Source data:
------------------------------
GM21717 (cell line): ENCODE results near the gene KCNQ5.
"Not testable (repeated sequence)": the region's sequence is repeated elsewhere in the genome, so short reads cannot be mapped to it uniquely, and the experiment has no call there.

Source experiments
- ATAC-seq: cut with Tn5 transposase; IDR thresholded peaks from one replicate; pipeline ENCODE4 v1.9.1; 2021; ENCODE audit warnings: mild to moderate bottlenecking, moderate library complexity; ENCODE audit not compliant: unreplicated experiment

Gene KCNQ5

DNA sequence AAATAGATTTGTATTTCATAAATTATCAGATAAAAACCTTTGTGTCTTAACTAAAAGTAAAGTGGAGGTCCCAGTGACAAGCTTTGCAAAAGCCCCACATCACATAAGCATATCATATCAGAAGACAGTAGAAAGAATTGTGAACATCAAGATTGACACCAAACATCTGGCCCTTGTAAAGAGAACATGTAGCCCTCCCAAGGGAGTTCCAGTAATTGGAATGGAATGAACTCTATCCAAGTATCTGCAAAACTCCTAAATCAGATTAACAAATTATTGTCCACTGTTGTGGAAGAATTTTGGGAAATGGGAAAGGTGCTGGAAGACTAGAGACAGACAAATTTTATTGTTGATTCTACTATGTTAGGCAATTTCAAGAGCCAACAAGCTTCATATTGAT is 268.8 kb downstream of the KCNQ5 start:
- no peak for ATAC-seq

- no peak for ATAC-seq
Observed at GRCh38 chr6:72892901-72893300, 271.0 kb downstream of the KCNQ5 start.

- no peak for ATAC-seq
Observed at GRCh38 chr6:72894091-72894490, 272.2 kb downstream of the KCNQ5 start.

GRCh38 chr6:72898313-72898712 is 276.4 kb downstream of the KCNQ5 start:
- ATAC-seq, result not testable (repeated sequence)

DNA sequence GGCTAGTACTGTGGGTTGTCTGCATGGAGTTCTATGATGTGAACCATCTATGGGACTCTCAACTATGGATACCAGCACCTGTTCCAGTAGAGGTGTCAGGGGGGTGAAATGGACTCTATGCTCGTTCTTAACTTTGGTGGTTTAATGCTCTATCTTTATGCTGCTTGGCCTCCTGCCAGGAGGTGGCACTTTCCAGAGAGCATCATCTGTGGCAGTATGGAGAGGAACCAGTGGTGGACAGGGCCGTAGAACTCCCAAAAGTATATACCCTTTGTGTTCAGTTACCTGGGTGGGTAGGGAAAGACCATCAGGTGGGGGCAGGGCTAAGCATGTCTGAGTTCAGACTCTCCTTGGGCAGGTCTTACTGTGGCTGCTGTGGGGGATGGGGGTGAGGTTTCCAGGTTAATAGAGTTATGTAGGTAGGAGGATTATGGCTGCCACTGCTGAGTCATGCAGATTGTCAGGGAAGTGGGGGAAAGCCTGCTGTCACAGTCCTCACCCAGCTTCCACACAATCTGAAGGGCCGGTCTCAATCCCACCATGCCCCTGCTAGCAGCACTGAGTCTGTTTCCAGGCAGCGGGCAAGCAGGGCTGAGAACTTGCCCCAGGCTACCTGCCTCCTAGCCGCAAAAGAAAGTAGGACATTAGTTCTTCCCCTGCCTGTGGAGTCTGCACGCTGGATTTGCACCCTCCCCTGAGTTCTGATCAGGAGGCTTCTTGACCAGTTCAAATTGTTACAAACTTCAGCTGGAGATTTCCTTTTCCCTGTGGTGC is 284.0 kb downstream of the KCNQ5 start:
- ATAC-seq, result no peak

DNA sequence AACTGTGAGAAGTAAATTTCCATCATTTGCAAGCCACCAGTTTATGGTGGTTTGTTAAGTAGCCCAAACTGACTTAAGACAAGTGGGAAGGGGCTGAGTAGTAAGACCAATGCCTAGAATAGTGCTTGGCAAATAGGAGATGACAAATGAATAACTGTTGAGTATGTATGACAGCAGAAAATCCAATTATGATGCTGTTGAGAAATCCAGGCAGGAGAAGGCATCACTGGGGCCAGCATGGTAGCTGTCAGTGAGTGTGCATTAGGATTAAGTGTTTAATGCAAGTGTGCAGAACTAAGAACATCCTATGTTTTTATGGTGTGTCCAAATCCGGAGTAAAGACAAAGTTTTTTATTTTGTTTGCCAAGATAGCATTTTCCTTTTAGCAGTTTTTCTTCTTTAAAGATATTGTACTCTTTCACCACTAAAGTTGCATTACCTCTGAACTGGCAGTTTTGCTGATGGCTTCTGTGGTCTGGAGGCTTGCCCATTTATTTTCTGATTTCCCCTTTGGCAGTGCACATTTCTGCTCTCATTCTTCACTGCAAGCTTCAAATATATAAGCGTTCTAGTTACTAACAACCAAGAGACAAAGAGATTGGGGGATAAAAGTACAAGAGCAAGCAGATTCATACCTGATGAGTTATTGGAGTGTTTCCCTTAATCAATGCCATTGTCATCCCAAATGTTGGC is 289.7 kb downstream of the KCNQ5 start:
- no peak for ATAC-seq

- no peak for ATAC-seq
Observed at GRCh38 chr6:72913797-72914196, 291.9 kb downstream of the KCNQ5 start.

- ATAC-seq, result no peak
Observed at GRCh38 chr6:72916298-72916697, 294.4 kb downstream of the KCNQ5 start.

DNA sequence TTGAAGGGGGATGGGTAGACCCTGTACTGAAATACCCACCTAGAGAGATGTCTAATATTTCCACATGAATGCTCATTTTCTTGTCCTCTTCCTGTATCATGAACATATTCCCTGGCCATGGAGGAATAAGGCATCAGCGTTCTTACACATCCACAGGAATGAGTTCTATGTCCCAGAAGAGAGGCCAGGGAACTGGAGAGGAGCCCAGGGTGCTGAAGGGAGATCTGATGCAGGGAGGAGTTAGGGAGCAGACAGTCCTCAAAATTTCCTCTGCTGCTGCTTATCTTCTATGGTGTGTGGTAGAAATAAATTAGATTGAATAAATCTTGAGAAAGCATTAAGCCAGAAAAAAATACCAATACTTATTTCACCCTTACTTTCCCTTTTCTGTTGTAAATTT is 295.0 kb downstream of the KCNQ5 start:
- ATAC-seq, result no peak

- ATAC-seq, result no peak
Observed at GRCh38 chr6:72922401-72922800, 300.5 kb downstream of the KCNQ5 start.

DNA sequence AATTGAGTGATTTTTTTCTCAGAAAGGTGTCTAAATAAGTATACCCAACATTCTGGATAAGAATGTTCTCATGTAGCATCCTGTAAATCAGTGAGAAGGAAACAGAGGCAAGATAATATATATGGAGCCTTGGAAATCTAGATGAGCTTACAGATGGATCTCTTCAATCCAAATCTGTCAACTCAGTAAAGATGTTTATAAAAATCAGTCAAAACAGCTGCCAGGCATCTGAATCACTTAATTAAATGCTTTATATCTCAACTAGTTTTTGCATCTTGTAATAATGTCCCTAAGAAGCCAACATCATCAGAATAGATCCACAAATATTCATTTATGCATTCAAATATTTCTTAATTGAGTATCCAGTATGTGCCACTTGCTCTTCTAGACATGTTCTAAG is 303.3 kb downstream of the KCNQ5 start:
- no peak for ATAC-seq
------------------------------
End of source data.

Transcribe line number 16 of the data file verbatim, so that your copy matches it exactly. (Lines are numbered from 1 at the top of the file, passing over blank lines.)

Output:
DNA sequence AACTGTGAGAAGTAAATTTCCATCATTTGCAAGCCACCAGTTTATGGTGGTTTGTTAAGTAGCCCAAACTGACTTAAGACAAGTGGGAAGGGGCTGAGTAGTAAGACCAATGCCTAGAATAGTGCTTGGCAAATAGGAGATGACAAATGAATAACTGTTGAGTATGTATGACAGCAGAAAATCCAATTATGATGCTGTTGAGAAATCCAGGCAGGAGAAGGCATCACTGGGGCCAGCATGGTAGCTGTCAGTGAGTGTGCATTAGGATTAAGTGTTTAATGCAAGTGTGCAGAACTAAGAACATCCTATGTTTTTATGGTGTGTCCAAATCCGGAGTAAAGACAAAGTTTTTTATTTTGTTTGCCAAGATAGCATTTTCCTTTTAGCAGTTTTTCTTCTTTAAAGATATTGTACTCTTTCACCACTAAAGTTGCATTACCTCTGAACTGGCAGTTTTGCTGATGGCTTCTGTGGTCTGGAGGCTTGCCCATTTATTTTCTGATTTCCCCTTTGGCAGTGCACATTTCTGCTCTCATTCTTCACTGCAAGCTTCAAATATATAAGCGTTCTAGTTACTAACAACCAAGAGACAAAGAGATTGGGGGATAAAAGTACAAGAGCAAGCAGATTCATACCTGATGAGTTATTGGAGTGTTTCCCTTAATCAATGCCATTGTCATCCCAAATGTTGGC is 289.7 kb downstream of the KCNQ5 start: